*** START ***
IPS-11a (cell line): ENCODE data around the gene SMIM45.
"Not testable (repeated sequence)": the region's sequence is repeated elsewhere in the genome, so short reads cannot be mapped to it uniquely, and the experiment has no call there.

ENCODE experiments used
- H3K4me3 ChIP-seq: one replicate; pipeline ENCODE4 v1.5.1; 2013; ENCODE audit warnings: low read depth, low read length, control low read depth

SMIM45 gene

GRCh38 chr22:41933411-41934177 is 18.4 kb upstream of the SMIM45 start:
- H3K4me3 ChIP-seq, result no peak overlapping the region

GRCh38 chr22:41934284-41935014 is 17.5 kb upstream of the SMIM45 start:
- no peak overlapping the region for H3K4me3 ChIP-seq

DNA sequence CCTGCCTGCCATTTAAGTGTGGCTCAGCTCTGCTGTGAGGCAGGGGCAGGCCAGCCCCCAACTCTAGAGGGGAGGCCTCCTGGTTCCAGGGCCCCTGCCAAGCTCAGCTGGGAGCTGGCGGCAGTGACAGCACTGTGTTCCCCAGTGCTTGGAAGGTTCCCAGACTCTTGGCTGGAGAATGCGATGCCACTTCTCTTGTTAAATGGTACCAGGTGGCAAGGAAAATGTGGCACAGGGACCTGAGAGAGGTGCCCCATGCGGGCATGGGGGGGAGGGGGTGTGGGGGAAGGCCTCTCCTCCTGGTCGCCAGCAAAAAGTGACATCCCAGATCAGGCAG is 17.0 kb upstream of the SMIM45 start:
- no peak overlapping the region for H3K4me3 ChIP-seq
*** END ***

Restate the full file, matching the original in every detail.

IPS-11a (cell line): ENCODE data around the gene SMIM45.
"Not testable (repeated sequence)": the region's sequence is repeated elsewhere in the genome, so short reads cannot be mapped to it uniquely, and the experiment has no call there.

ENCODE experiments used
- H3K4me3 ChIP-seq: one replicate; pipeline ENCODE4 v1.5.1; 2013; ENCODE audit warnings: low read depth, low read length, control low read depth

SMIM45 gene

GRCh38 chr22:41933411-41934177 is 18.4 kb upstream of the SMIM45 start:
- H3K4me3 ChIP-seq, result no peak overlapping the region

GRCh38 chr22:41934284-41935014 is 17.5 kb upstream of the SMIM45 start:
- no peak overlapping the region for H3K4me3 ChIP-seq

DNA sequence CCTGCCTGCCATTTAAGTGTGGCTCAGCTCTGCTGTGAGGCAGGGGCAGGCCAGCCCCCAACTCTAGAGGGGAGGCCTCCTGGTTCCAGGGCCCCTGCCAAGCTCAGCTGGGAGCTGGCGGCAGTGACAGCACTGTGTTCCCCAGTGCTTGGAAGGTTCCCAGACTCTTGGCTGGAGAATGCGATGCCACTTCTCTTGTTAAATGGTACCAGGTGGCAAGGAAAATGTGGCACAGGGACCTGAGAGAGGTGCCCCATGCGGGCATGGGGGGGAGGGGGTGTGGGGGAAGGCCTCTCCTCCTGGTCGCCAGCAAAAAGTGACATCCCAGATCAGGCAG is 17.0 kb upstream of the SMIM45 start:
- no peak overlapping the region for H3K4me3 ChIP-seq